Cranky and groggy, I appear before the Etihad check-in counter at Mumbai International Airport at 2AM for my flight to Abu Dhabi, connecting to Dallas, TX. The middle-aged woman in a sari with a bulging midriff sharply draws breath through very white dentures and flashes them at me.
‘Sorry Sir, the flight is cancelled. Heavy fog in Abu Dhabi has closed the airport.’
I sober up real fast. Cancelled? Ya Allah!
‘Now just a minute, Ma’am,’ I start to argue... Vaapi! Nothing comes out of it except more sparkle from her teeth and a steady head wag. She cannot tell me when Etihad will be able to transport me back home but offer to put me up at a local hotel for the time being. I try to get a flight out of Mumbai all morning. Incredibly all flights, economy and business classes, in all airlines heading to the US via Europe are packed. I try for a seat via the Far East; same result. I am stuck! Not a bad thing actually, stuck in Mumbai, but I have a waiting daughter who starts school in a day.
After spending hours on the phone, Emirates comes through. They can upgrade a business class ticket to first class using my miles, the only cabin where seats are available; desperate, I grab the seat. Emirates may be pricey and arrogant at times, but you can’t beat their operational superiority in the Middle East and Southeast Asia. Now, I have been upgraded to first class on Emirates before, but this one, on a brand new A380, is different. A treat, for sure.
An attractive Emirates stewardess, a brunette (from Bulgaria I later learn), flutters eyelids at me and escorts me to my seat, makes me comfortable and assures me she is at my service. My, my! When I return from visiting the washroom, there is a mini riot near the first row seat. Passengers and some cabin crew are crowded next to my seat, talking, giggling and clamoring for the attention of a passenger seated next to me, his face hidden from my view by the privacy partition. Probably some politician, I assume. I scowl at the crowd, hoping they’ll move, but my facial expressions seem far less important than my neighbor. Rumjana, the Bulgarian brunette, comes to my rescue and shoos away the crowds, who reluctantly leave, but not until their angry looks let me know what they think of me. I really do not care; I have over 23 hours of flying and stopover in Dubai and want to sleep, bas.
Alas, it is not to be. After takeoff, my neighbor accidently releases the privacy divider and reveals himself – Aamir Khan. Yup, him. The super-star of Bollywood. Seated right next to me. I do a double take and blink my eyes in (pleasant) surprise; he smiles.
‘Oh, it’s you,’ I say, ‘no wonder there was a hungama here.’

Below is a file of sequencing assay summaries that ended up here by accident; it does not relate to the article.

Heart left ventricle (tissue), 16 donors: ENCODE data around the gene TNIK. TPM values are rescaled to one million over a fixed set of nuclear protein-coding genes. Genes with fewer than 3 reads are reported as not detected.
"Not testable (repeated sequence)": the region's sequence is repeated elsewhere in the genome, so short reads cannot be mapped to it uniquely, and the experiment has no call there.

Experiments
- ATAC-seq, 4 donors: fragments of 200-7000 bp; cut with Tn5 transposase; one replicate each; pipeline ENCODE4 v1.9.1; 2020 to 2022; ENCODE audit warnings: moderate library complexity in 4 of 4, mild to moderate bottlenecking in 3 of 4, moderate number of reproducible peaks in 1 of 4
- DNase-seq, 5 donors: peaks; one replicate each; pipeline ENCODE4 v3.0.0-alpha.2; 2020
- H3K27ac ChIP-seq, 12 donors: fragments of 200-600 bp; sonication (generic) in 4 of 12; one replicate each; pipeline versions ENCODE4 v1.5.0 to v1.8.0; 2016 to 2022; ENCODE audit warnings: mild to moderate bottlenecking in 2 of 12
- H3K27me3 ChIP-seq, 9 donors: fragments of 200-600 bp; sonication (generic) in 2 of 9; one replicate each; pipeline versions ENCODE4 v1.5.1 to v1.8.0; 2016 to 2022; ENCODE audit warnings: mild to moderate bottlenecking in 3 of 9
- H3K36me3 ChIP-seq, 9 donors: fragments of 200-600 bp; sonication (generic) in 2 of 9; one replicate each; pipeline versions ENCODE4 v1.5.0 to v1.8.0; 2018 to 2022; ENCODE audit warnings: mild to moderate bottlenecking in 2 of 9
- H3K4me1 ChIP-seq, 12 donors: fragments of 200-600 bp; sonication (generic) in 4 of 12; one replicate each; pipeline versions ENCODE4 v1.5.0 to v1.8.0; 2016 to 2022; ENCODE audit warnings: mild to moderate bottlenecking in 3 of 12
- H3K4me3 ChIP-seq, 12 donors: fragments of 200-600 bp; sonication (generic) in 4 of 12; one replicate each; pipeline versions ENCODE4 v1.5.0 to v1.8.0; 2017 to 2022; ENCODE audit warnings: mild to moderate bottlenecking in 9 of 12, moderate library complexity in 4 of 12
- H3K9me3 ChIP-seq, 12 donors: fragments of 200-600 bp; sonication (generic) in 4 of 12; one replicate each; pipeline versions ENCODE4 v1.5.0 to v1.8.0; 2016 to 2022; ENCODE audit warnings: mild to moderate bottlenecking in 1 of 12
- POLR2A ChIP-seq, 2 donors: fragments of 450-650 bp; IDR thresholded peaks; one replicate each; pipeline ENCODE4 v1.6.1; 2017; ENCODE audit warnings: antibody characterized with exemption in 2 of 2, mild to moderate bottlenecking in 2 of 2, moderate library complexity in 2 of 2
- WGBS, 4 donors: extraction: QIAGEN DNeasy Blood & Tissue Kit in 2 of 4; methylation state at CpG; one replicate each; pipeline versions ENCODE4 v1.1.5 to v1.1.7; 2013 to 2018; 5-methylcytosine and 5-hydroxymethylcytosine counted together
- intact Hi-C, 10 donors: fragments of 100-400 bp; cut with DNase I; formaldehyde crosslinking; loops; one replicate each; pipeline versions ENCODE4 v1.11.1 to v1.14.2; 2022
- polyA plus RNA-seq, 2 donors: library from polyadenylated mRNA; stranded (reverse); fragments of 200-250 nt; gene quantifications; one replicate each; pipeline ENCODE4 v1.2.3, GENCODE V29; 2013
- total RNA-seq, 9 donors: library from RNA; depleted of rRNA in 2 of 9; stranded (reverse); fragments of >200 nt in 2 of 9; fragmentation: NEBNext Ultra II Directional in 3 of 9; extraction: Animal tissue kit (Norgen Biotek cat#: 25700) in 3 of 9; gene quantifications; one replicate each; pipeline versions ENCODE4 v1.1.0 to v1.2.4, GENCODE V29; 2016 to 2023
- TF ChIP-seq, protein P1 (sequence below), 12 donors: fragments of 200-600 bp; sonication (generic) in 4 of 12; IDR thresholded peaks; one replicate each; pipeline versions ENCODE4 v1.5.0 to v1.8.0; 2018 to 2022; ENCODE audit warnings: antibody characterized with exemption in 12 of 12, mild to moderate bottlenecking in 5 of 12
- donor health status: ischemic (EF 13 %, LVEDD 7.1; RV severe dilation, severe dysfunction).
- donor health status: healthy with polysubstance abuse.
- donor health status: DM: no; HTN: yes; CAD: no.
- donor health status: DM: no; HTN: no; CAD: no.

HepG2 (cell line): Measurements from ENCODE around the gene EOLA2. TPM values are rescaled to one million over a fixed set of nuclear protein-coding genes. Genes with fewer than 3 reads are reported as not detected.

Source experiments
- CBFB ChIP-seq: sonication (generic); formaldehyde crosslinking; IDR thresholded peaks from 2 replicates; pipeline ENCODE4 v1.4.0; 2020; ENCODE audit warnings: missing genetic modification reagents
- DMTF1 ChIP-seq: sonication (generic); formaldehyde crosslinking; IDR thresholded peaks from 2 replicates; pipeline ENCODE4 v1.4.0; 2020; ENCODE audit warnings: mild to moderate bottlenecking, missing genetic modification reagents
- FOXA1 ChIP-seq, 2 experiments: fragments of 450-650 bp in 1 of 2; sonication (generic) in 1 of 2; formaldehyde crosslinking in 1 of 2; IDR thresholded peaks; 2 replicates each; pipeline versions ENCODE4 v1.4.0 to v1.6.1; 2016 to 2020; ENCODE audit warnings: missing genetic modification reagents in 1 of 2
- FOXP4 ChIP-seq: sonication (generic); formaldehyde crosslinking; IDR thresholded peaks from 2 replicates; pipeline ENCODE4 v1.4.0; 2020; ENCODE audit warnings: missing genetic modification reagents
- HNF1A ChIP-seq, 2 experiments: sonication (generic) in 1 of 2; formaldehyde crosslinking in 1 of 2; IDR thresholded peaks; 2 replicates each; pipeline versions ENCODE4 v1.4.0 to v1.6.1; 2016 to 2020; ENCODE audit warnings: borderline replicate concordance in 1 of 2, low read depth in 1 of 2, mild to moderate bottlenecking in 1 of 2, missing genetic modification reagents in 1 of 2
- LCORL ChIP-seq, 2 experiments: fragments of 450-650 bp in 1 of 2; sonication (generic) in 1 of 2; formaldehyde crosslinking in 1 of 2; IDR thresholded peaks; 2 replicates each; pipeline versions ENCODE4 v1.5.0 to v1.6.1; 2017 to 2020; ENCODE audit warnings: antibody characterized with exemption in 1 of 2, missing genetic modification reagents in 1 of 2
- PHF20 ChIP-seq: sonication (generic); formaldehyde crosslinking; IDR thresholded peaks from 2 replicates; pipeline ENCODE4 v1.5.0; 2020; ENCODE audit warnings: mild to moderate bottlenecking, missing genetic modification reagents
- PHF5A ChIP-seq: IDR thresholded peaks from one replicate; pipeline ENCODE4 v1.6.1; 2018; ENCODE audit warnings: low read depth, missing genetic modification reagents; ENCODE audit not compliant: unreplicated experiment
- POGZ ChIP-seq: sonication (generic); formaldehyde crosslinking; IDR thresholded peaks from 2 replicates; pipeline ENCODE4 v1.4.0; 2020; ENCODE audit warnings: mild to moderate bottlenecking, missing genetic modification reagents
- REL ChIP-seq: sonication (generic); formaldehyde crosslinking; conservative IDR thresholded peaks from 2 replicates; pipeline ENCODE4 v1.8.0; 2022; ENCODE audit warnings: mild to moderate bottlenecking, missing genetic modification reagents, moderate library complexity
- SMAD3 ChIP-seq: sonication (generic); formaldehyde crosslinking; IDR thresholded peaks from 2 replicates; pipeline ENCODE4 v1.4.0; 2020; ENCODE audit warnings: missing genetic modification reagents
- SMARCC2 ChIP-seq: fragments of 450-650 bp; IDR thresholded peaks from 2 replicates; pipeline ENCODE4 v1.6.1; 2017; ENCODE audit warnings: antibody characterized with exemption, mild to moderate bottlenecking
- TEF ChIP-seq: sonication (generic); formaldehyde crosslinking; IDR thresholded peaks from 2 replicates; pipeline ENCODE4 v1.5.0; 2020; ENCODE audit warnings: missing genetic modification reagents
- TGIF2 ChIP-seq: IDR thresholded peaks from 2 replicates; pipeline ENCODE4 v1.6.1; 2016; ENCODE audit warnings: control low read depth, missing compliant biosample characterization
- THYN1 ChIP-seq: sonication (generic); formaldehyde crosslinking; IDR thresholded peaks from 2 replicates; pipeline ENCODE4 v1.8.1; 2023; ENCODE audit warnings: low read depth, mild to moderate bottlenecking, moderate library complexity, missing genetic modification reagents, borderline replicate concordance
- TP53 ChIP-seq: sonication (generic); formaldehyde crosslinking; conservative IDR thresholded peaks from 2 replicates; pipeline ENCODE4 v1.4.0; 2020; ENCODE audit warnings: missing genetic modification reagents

He laughs. He sounds exactly like he did in the 3 Idiots! He closes the divider between us and resumes watching laptop movies. Then come the crowds again, from business class as well, giggling teenagers, excited children and overdone grease-painted middle aged women; some men too, all wanting Aamir’s photograph. To his credit, the guy humors them all, excusing himself past me several times to walk to the gully and pose for mugs; I do not sleep.
Aamir Khan is big news in India and among the Asian diaspora in the West. All his recent movies have been sensible and family oriented, with a reasonable social message; blockbusters all. His most recent movie, PK, grossed the biggest intake in Bollywood history, an amount not to be sneezed at. I wish I could have talked to him, but being Aamir Khan has constraints on conversation with strangers. At Dubai immigration, crowds of fans eagerly eat him up, including immigration officers with silly smiles on their lips at the sight of the hero. We part ways with a simple goodbye wave from him.
Even the luxury of a first class Emirates A380 is lost on me at 2:30AM. I finally look forward to some sleep on the 13 plus hour flight from Dubai to New York. The stewardess, Anna, a Filipina this time, hovers over me like a moth near a candle, wanting to make sure I have everything I don’t need; I wave her away.
After a restful six-hour sleep, I wake up to the smell of food and Anna by my side, asking me if I had showered, or so I thought. Eh? What an odd question! Do I smell? Wondering if she had lost her mind and curtly wanting her buzz off, I realize she was asking me if I wanted to shower. Wow! I nodded sheepishly; that would be a first time experience.
The bathroom on an A380 is bigger than mine at home, with every conceivable bathroom amenity at my disposal, from soft fluffy towels to very pricey skin toners. Imagine, taking a hot shower at 39,000 feet in the air! What will they think of next? It is a treat nevertheless. My only anxiety is Anna insisting she stand right outside the door, just in case. When I tell her I do not need her there, that I know how to shower, she giggles, covering perfect set of teeth with her petite hand.
‘No Sir, I must be here, for you. Rules, you know?’ She giggles some more. ‘In case of turbulence or if cabin air decompresses.’
I am given forty minutes to complete the three S’s a man needs every morning for a successful, productive day.
‘Have a wonderful shower, Sir,’ singsongs Anna, then reminds me, with a serious look on her face. ‘Remember, I am right outside the door, just press the call button if you need anything.’
The remainder of the flight flies by with me splurging on a calorie busting prime beef rib eye steak and all the Godiva chocolates I can glutton, with Anna keeping a constant caregiving eye over me.
Money, money, money, it’s a rich mans world.